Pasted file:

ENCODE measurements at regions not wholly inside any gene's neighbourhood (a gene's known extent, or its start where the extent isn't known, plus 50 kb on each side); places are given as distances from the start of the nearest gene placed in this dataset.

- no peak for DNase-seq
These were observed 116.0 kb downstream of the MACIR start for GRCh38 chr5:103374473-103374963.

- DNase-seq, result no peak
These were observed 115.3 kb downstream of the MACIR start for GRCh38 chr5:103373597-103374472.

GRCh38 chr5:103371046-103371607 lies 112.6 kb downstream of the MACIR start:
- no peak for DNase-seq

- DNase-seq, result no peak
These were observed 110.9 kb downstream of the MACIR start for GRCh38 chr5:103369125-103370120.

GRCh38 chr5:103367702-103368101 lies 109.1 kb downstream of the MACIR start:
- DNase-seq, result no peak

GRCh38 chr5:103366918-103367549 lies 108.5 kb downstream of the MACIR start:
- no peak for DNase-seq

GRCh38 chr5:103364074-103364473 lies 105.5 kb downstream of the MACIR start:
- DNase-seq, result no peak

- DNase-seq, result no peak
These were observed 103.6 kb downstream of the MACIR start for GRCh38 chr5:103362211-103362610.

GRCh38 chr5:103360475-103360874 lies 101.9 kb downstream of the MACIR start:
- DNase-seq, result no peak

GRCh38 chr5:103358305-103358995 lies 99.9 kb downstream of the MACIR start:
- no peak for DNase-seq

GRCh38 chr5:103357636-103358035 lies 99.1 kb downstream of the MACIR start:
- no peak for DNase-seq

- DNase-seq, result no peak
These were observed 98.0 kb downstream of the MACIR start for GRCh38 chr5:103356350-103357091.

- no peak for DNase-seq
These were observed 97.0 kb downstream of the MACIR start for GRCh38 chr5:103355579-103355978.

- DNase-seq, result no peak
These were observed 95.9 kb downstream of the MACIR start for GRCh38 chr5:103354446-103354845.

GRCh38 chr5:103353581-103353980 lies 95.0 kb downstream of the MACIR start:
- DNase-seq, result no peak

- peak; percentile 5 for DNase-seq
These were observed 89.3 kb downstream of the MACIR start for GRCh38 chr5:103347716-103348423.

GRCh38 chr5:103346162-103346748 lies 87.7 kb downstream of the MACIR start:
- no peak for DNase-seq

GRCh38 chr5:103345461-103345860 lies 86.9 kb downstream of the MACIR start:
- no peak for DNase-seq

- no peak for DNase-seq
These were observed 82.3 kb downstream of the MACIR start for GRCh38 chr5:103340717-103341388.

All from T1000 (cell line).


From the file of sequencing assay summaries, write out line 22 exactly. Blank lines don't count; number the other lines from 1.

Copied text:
GRCh38 chr5:103357636-103358035 lies 99.1 kb downstream of the MACIR start: